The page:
Six Feet Under thusly takes a rather unexpected third position in the debate over capital punishment: instead of proclaiming the deed right or wrong, the show asks viewers to consider if they are prepared for the emotional fallout that comes from literal or figurative execution. This episode, like many others in the series, asks us to contemplate the role and power that death has in our lives—and I would argue that determining this answer for oneself greatly impacts one’s view on the morality of capital punishment. Ultimately, as we struggle with the notions of how and why life is sacred, we are also challenged by the show to consider the ways that we routinely (and virtually without notice!) determine that a life, or lives, are not worthy.
 The title of the episode also evokes a sense of the liminal state with twilight literally representing a sort of transition period but also manifests as a sedative taken by Claire during her abortion procedure and is described by the nurse as invoking a state in which “You’re not really gone, but you’re not really here.” There is, perhaps, no better line in the episode that describes the relationship of the dead to the living.
 As noted in Gary Laderman’s Sacred Matters, our constant preoccupation with death manifests in myriad ways, from Gothic Horror (my particular area of interest) to popular music to philosophy. The significance of the condition is also demonstrated by the various rituals that we have constructed to deal with death and dying—from the often-present funeral and wake (which are, to me, mainly an effort by the living to create a sacred space that confers a sense of community during a time of crisis) to the rite of the last meal and the rather morbid recording of prisoners’ last words in the state of Texas (http://www.tdcj.state.tx.us/stat/executedoffenders.htm). The existence of these rituals indicates that we continue to struggle with the uncertainty and finality of death and also place particular emphasis on actions undertaken prior to crossing over.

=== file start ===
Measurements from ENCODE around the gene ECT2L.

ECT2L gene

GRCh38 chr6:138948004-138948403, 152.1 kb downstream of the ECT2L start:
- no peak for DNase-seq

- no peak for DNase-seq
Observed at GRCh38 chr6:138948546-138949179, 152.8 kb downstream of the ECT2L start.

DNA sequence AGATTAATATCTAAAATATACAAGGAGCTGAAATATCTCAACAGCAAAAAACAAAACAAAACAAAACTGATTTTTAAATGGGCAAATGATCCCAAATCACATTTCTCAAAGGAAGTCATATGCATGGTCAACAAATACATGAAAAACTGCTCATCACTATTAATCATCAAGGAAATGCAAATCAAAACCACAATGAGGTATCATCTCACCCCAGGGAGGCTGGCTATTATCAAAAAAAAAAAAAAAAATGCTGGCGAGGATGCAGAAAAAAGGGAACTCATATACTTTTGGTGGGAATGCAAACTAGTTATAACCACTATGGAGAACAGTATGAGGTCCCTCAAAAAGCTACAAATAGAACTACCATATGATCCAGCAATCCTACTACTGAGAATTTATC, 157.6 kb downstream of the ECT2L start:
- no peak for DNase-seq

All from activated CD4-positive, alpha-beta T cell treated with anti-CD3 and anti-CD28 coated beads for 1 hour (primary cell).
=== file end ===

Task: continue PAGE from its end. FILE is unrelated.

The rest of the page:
The yellow cord lay on the ground, twisted and angry where he had left it. If you looked closely, you could see the kinks in the cable where her wrists were bound behind her back as she cried out to the empty warehouse. She remembered how she had been broken while the cord held her together.
“It’s your fantasy,” he said, “So enjoy it.”
And the sad thing was that this was her fantasy—or, at least, it had been until something went wrong. She wanted to be a tough girl, to flirt with danger, but never realized that all of the martial arts skills in the world couldn’t protect her from this.
It is a rare occasion when I feel like a scene in a show has sucker punched me. Don’t get me wrong, it’s always a good thing—it means that a program has managed to move me on some fundamental level. In recent years, only Nip/Tuck and Six Feet Under have caused me to curl up in a ball, but seeing this past scene from Virtuality made me exhale slowly and sit in silence.